Coefficient of friction along an inclined plane

  • Thread starter Ulti
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  • #1
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Homework Statement


A horizontal force of 2N is just sufficient to prevent a block of mass 1kg from sliding down a rough plane inclined at arcsin 7/25 (=16.3 degrees) to the horizontal. Find the coefficient of friction between the block and the plane and then acceleration with which the block will move when the force is removed.

Homework Equations


Friction = Coefficient of friction x Resistive force (parallel at a right angle to the slope on which the objects acts on)
Force = Mass x Acceleration

The Attempt at a Solution


Well what I thought was that the force that the object has should be 2+gsin16.3 which equals 4.75N. This means that the acceleration will be 2.75N when the force of 2N is taken away. However the answer is meant to be 1.97ms^-2... Did I work out the acceleration wrong in the first place?

Now attempting to work out the coefficient of friction, I simply did friction over resistive force: gsin16.3/gcos16.3 and that gives me 0.292 but the answer is supposed to be 0.0827... I do not understand what I am doing wrong.

If someone can say what I'm doing wrong and lead me into the right direction then thanks!

EDIT: Worked out coefficient of friction now but can't work out acceleration.
 
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Answers and Replies

  • #2
check your units in all your calculations. Sometimes you're missing critical variables and units will help you.

for instance your statement:
"2 + g sin16.3 which equals 4.75N."
is mathematically off in terms of units.

You have the applied force (2N) plus 9.8 m/s^2 times a quantity that doesn't have units. why is this bad: You can't add things with different units together!

then you have this:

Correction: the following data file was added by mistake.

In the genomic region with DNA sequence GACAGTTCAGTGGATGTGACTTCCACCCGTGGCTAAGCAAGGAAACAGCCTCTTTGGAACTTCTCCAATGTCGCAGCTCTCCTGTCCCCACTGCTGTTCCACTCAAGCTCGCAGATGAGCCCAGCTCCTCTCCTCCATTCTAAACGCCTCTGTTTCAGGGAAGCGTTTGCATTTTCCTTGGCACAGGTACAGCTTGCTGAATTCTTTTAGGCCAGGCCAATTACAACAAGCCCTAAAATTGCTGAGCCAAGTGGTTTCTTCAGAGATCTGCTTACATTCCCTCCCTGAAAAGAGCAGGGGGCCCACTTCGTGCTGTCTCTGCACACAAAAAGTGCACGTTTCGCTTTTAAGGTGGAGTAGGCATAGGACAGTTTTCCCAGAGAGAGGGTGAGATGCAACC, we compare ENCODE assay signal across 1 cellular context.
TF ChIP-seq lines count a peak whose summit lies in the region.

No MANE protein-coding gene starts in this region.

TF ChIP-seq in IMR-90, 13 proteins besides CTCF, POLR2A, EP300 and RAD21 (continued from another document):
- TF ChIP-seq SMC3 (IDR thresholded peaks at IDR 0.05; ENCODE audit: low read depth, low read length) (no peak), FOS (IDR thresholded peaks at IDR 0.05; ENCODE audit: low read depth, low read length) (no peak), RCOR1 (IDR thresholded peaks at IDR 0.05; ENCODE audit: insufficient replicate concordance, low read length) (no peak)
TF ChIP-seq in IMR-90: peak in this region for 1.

"acceleration will be 2.75N"
is that right in terms of units?

Note: units will help you a LOT! So will a free body diagram. It looks, however, that you're headed the right direction. :smile:
 
  • #3
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Ah I see, so that's where I went wrong on that part, I've drawn a free body diagram but I always thought I could just add the 2N onto it as it is and this is the first time I encountered a problem. (Obviously I made a big mistake when I said the acceleration was measured in N xD)

EDIT: Can't seem to work out the force... Not sure how to turn the 2N force into the same unit... Really confused now :S
 
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  • #4
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Wow I solved the coefficient of friction...
It was (g sin16.3 - 2 cos 16.3)/(-2 sin 16.3 - g cos 16.3) = 0.083

No idea how to work out acceleration still though.
 
  • #5
Wow I solved the coefficient of friction...
It was (g sin16.3 - 2 cos 16.3)/(-2 sin 16.3 - g cos 16.3) = 0.083

No idea how to work out acceleration still though.

Use F=ma... Force (in N) relates to mass (in kg) times acceleration (in m/s^2).

When you have your free body diagram, you need to have the weight force parallel to the slope as m*g*sin theta... you left out the mass.

Always check units!: in this case: N = kg*m/s^2
 
  • #6
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Well as mass is 1kg, I can basically ignore it I think. I am correct in thinking that? Still not sure how the units apply here...
 
  • #7
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Sigh.. still no luck after a few hours. I dunno how many hours I've spent in total on this...
 
  • #8
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Bump?
 

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